and in writing, if we wish to serve rather than confuse our fellow men and

Legion of Christ: will it reform or be suppressed?

Absolution will not the only remedy for the a group like the Legion of Christ as it had in 1956 when another apostolic visitation happened. True, substantive reform of the spiritual life and formation will have to take place if it hopes to survive. Legion can’t continue in the way has been for the last 50 years; the old guard can’t run things any more, and honesty has got to reign. AND God willing Pope Benedict will demand changes.

Sandro Magister’s piece today is an eye-opener. Read “Legionaries. The ‘Nomenklatura’ That Must Disappear.” If everything Magister says is true –and there is no reason to doubt his facts– then there’s no reason to believe that the Legion of Christ will survive present scrutiny. Plus, a cosmetics’ change will only be more deception than the current issues: sweeping things under the rug are just not tenable.

The problem, as I’ve said in the past, is what to do with all the young men who in good faith , honesty and certainty entered the Legion of Christ to pursue a vocation to religious life and priesthood not knowing the details of their founder’s sinful past, the Legion’s suspicious ways of proceeding when it comes to accounts of conscience, reading of the seminarian’s mail, radical separation from family, etc…all the cult like aspects one hears about.
I’m hearing that a few local dioceses are getting requests of current Legionary priests for incardination. But how much can a diocese absorb? Well, we have a need and many of the guys seeking a change are excellent, well-trained men who love sincerely love Christ and the Church…but they have baggage. In my own diocese we’ve already taken in three former legionaries and in another diocese there is as many a five seeking a transfer.
Holy Spirit, advocate for us!

Acta Sanctae Sedis, Acta Apostolicae Sedis & Acts and Documents from WWII online

The Holy See has put the “official documents” online. The three acta noted below contain the principal decrees, encyclicals, decisions of the Vatican offices and other notices of ecclesiastical appointments and interests. Church laws contained in the Acta are considered promulgated when published in these organs of communication and official three months from the date of publication unless otherwise mentioned. The Vatican’s website is not part of the official documentary services of the Holy See; it is a method of communication. So, access to this information online is an incredible gift:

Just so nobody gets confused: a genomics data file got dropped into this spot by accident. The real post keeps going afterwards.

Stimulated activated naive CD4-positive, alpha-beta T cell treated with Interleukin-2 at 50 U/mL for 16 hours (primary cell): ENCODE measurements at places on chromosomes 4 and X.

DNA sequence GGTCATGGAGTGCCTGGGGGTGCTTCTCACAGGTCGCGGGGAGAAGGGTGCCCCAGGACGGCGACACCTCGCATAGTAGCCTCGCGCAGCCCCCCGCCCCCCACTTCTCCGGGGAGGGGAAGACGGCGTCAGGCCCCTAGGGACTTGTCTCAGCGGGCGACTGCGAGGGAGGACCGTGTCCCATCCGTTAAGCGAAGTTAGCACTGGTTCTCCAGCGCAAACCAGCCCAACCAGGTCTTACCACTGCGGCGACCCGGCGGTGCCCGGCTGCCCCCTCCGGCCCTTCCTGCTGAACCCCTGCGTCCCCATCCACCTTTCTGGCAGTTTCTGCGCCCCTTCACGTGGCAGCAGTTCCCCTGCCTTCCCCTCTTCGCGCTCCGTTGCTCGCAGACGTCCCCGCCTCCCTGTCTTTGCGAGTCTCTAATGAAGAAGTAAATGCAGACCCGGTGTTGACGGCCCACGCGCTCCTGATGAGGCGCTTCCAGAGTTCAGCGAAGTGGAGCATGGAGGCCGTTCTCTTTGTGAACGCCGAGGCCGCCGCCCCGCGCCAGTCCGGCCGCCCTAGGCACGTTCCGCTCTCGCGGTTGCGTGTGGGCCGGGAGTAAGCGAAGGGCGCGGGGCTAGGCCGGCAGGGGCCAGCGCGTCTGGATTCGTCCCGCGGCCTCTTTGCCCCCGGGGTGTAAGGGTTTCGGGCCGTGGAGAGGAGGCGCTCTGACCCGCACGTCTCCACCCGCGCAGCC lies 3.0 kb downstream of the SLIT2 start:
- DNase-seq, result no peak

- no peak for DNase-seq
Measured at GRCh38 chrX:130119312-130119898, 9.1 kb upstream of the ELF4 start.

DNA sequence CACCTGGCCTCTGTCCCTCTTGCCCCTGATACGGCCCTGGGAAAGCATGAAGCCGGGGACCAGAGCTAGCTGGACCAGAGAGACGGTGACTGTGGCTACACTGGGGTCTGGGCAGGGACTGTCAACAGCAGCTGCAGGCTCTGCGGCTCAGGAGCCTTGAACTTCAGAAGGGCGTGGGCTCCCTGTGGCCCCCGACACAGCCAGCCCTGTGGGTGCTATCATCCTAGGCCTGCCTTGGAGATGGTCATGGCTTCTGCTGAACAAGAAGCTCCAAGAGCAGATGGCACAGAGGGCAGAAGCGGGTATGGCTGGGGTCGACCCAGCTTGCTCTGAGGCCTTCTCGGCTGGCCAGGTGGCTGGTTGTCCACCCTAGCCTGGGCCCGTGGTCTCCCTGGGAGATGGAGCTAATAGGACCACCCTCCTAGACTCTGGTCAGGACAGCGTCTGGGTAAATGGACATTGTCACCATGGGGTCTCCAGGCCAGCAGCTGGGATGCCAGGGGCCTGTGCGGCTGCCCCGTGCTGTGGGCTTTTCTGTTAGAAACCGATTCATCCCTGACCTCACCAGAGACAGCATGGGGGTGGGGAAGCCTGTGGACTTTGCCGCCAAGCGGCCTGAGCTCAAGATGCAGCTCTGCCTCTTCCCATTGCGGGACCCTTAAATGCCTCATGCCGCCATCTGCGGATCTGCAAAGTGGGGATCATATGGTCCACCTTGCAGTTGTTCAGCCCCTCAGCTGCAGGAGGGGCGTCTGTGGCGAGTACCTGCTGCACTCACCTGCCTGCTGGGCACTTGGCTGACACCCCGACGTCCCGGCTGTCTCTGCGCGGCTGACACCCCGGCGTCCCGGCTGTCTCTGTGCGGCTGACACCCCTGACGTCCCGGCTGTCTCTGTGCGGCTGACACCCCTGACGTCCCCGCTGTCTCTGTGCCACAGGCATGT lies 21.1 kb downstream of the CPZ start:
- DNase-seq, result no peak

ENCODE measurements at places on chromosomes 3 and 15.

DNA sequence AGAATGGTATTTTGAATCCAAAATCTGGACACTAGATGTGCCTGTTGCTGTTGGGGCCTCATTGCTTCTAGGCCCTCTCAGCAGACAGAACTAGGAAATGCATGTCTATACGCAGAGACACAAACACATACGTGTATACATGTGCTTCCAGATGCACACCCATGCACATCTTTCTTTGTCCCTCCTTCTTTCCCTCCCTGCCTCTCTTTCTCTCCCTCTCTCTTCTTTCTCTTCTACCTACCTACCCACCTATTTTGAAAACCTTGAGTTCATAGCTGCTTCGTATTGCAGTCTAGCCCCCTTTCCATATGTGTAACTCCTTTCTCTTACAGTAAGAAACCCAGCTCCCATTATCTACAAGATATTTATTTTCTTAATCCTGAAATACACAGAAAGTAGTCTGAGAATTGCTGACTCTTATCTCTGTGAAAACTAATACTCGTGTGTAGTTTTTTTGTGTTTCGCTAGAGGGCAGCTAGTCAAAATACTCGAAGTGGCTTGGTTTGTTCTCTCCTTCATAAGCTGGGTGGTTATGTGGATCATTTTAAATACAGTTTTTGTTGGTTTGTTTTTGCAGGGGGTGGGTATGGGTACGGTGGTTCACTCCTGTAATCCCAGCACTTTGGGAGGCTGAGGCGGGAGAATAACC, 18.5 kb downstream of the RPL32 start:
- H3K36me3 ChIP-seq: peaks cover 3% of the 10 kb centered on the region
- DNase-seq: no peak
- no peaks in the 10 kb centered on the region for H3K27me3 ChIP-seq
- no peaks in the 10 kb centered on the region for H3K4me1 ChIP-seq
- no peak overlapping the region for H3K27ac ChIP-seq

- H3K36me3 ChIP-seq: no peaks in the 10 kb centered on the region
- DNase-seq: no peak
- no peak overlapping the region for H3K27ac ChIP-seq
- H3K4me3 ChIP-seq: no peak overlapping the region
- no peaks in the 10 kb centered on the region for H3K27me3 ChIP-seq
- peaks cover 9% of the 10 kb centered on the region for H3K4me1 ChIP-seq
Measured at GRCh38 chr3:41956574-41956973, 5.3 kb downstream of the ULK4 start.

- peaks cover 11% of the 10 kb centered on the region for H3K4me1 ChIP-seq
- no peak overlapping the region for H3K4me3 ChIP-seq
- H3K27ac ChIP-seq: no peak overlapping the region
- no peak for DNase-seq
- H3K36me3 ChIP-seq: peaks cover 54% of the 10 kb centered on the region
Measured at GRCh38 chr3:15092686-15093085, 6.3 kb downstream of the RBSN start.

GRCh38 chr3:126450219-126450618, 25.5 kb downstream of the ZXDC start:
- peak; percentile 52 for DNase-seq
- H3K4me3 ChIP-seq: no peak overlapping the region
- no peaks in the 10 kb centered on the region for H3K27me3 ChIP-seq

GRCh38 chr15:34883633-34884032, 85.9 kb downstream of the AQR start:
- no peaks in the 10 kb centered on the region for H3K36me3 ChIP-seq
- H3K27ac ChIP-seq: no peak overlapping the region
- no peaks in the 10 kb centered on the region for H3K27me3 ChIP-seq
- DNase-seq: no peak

Acta Sanctae Sedis (1865-1908)

Legion of Christ soon to change

Sandro Magister, a favorite journalist of matters Catholic, published a startling story today, “The Legion Awaits a New General. And Trembles.” In a few a words he reviews the moral and theological decay in the Legion of Christ. Magister gives an anatomy of the current situation and gives a likely cure to the illness the Legion is living with these days. Magister confirms my suspicions that some Legionary priests still refuse to accept that the founder, Father Maciel lived a second life, that the Congregation is flawed and it has dragged its feet in making the radical changes the Holy Father has asked for. From what I can gather there needs to be a total revolution in the Legion if it’s going to survive.

I continue to pray for the men who found their call to serve the Lord and the Church in the Legion of Christ. I think it’s possible to separate out the duplicity of the founder from the good the Legion has done but the possibility rests on the honesty of the Legion to face reality as it is and not what they think it should be. My advice: simply state that Father Maciel founded the Legion of Christ and move on and sever all ties with Maciel and his cronies. Or, disband the congregation and start anew. Many lives hang in the balance and we have to show our solidarity in this time of need.

About the author

Paul A. Zalonski is from New Haven, CT. He is a member of the Fraternity of Communion and Liberation, a Catholic ecclesial movement, and an Oblate of Saint Benedict. Contact Paul at paulzalonski[at]